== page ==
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A Platonic Theory of Truthmaking

Abstract

A Platonic explanation of non-modal and modal truths is explained and defended using non-spatiotemporal entities as their truthmakers. It is argued, further, that this theory is parsimonious, naturalistic, and ontologically serious. These features should commend the view to a wide swath of philosophers.

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Notes

  1. I’m not asking: What is the visual inscription, or the auditory utterance, or the mental thought token. These things are all symbols or images of something else. Instead, the question here is: what is (1) an image of? How images refer to other things, or how symbols stand for other things, is not an issue I can take up here.

  2. Alternatively, if one does not accept states-of-affairs as the truthmakers, then it would likely be some substance having some property that makes (1) true, e.g., my having the property of sitting.

  3. Though Vlastos (1969: 305) recognizes this distinction as well, he calls the second question a logical question instead of a different kind of scientific question. Unlike Vlastos, I think that Plato’s Forms are not discovered by logic but by science, just as the causal-mechanical explanations are discovered by science and not by logic.

  4. If an instance of an evolutionary process which produces some new beneficial structure is a temporally extended thing, then a person’s smoking for 40 years cited as a cause of some cancerous patch on that person’s lung is a temporally extended thing as well.

  5. Cf. Enç (1986).

  6. If an individual or personal identity is wanted, then the complete set of contingently related n-dimensional scale-relative parameters true of whatever region of spacetime one is interested in constitutes that identity. But there is no science of that. At best, it would merely be a list which together uniquely corresponds to that region.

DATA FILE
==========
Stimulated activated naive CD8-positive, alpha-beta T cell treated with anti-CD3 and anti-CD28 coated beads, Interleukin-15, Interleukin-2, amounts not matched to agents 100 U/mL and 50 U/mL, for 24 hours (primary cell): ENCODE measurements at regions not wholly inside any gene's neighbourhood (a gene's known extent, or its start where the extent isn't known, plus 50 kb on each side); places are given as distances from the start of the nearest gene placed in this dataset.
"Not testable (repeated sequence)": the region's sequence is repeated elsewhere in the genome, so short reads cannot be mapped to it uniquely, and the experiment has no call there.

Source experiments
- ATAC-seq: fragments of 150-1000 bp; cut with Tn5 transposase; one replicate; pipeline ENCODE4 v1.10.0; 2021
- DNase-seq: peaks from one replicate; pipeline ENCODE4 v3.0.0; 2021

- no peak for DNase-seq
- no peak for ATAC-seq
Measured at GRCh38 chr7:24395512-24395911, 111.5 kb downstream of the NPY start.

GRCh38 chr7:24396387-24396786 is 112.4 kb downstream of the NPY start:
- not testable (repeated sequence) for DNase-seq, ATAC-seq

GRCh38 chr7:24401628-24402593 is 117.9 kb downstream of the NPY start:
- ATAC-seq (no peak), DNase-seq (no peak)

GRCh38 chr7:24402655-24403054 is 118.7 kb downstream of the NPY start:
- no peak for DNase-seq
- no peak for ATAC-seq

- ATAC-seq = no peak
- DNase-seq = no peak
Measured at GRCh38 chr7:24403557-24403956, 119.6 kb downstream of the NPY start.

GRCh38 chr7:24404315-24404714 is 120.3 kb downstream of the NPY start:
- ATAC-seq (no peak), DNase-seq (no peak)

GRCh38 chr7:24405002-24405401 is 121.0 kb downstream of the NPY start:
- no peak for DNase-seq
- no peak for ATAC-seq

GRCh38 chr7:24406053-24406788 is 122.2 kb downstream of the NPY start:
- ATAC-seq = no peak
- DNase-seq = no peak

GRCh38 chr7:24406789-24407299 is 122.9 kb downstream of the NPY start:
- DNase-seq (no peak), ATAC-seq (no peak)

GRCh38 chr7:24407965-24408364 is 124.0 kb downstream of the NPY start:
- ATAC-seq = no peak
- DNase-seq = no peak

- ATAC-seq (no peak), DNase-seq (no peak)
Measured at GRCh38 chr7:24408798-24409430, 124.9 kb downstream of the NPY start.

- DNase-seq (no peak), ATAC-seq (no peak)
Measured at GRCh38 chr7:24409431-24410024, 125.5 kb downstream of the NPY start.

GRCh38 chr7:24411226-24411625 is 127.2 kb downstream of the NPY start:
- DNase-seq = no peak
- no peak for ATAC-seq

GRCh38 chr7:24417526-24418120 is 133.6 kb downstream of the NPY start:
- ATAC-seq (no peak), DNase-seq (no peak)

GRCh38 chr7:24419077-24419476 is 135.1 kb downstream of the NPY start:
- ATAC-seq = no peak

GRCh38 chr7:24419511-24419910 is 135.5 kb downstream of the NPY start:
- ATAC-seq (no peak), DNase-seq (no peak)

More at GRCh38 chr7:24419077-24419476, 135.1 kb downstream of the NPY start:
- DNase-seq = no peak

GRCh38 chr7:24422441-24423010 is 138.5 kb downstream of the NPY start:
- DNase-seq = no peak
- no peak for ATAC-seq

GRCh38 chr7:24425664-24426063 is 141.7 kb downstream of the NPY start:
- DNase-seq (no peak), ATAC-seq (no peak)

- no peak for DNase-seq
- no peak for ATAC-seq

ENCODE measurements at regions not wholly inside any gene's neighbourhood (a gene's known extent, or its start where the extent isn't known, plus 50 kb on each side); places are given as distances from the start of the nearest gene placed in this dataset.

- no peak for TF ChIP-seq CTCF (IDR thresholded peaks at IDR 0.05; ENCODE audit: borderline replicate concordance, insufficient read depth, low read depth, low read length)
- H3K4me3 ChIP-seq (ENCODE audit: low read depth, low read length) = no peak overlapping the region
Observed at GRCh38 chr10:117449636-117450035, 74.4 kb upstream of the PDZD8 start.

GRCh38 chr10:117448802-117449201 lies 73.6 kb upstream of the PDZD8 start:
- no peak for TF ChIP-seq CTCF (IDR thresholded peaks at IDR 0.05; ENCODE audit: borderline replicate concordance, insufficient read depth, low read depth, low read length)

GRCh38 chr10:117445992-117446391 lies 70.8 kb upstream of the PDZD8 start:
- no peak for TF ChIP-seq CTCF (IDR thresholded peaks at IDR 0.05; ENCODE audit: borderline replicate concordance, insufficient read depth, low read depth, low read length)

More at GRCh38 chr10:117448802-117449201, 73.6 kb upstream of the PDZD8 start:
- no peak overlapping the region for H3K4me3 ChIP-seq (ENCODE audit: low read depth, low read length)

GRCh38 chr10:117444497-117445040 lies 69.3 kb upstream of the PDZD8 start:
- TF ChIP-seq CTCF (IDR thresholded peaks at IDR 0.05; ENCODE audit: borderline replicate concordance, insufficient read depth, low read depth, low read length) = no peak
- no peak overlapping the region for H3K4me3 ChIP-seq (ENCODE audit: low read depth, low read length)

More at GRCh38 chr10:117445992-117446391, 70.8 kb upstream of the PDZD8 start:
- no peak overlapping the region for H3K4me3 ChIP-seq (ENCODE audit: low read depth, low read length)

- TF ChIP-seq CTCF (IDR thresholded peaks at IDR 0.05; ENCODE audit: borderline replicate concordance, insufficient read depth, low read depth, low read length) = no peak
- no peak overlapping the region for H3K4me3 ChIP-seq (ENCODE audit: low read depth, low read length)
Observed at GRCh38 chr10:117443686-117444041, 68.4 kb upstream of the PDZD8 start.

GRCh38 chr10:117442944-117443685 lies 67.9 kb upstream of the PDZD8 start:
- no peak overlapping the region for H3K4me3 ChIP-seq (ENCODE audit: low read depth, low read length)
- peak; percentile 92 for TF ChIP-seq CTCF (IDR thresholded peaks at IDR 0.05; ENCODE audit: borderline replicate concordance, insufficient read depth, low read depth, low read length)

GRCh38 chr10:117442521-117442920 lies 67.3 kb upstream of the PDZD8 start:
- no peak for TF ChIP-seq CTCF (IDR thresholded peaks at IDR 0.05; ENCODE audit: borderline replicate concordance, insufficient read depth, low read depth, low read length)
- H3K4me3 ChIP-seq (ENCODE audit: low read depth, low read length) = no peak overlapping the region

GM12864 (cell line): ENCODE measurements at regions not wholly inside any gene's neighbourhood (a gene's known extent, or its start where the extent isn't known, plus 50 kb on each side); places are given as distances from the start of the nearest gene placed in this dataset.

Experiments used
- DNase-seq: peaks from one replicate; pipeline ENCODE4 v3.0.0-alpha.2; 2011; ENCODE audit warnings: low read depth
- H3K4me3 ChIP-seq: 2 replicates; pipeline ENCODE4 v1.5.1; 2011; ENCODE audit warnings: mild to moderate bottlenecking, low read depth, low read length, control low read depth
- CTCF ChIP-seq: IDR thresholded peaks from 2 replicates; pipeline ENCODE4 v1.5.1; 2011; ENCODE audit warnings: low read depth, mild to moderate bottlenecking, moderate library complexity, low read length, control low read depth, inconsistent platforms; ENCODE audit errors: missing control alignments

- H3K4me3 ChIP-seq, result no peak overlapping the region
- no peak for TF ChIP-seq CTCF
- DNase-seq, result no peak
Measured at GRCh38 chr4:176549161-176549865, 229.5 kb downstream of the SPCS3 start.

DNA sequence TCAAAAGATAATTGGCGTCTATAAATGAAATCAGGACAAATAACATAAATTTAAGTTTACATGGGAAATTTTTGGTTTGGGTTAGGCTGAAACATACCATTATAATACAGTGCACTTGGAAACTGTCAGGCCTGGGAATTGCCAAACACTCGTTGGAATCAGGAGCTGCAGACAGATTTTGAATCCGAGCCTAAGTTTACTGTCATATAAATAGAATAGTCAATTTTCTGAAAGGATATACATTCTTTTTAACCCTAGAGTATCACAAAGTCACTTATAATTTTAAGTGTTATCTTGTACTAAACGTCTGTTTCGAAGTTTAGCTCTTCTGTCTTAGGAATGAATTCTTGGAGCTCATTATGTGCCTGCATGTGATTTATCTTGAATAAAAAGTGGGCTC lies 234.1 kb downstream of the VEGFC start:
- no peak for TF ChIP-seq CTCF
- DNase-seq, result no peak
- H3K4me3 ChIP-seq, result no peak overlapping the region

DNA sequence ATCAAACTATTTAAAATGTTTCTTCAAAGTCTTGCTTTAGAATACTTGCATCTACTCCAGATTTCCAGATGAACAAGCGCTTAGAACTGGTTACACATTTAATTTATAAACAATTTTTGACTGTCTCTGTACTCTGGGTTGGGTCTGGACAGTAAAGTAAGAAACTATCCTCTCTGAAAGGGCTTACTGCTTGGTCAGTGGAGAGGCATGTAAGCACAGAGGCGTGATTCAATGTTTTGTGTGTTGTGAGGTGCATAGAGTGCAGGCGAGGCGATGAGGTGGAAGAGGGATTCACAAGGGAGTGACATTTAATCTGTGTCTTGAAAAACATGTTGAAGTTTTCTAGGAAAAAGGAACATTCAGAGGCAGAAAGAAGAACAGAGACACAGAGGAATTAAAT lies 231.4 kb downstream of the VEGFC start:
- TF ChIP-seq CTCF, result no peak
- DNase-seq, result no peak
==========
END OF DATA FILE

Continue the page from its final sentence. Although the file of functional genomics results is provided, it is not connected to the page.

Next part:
7. Cf. Russell’s method of eliminating names in favor of descriptions. Russell uses this method for all names, whether referring or not. A Platonist would only use it for empty names and as we shall see forthwith, for falsehoods.

  8. Unless I state otherwise, I am only trying to explain modal truths where the non-modal version of that truth is false.

  9. Cf. Lewis 1986 and Plantinga 1976.

  10. If the non-modal version of the modal truth is not false, then this restriction does not apply.

  11. See the previous footnote.

  12. Again, if the non-modal version of this modal truth is not false, then this restriction would not apply.

  13. Previous qualification applies.

  14. See Berman 2008 for how I deal with Armstrong’s theory.

  15. Cf. Plantinga 1976, Adams 1974, and Stalnaker 1976.

  16. Lewis gladly endorses this claim. That is, he would say that he is just trying to give an analysis and not an explanation. However, given that science aims to give an explanation of the spatiotemporal world and not just analyze it, as Lewis would put it, I think Lewis’ theory falls unnecessarily short of what is required of a scientifically integrated metaphysical theory. I argue for this elsewhere.

References

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Acknowledgments

I would like to thank audiences at the University of Arizona, Oxford University and the University of Stirling but especially Alexander Bird, Anders Carlsson, James Ladyman, Anna Marmodoro, Tim Pawl, Terry Penner, Richard Pettigrew, Naomi Reshotko, Sam Rickless, and Matt Tugby for helpful discussions and/or for comments on earlier drafts.

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Correspondence to Scott Berman.

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Berman, S. A Platonic Theory of Truthmaking. Int Ontology Metaphysics 14, 109–125 (2013). https://doi.org/10.1007/s12133-012-0115-9

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Keywords

  • Truth
  • Truthmakers
  • Modality
  • Platonism